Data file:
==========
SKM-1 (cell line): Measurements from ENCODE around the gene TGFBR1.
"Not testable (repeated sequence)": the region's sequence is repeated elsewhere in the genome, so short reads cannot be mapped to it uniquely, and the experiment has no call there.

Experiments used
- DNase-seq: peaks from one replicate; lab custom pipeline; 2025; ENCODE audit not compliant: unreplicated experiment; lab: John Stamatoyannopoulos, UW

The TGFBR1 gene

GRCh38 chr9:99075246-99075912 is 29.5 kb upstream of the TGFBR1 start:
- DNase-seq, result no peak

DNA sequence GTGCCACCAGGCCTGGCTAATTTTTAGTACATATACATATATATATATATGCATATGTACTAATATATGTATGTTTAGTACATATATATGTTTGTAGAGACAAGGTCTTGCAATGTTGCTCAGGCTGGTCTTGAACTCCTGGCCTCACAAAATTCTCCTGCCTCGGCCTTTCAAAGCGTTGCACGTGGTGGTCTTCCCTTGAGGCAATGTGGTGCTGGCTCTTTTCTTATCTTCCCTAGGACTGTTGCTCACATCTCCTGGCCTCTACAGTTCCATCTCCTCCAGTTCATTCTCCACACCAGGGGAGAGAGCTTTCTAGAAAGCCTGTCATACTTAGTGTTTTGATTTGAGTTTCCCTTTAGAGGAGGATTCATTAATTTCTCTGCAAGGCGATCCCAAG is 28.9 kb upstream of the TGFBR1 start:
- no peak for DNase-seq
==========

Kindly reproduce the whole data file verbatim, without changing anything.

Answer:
SKM-1 (cell line): Measurements from ENCODE around the gene TGFBR1.
"Not testable (repeated sequence)": the region's sequence is repeated elsewhere in the genome, so short reads cannot be mapped to it uniquely, and the experiment has no call there.

Experiments used
- DNase-seq: peaks from one replicate; lab custom pipeline; 2025; ENCODE audit not compliant: unreplicated experiment; lab: John Stamatoyannopoulos, UW

The TGFBR1 gene

GRCh38 chr9:99075246-99075912 is 29.5 kb upstream of the TGFBR1 start:
- DNase-seq, result no peak

DNA sequence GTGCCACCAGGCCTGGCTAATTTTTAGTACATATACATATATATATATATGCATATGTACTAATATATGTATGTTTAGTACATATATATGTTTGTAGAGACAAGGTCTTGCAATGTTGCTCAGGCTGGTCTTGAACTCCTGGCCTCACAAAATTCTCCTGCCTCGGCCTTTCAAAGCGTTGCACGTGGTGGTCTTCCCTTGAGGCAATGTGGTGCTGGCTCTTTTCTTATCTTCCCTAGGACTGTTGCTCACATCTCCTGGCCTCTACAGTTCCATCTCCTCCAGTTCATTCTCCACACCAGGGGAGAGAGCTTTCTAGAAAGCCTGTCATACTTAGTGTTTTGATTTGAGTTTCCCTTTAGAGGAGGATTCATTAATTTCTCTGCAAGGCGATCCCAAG is 28.9 kb upstream of the TGFBR1 start:
- no peak for DNase-seq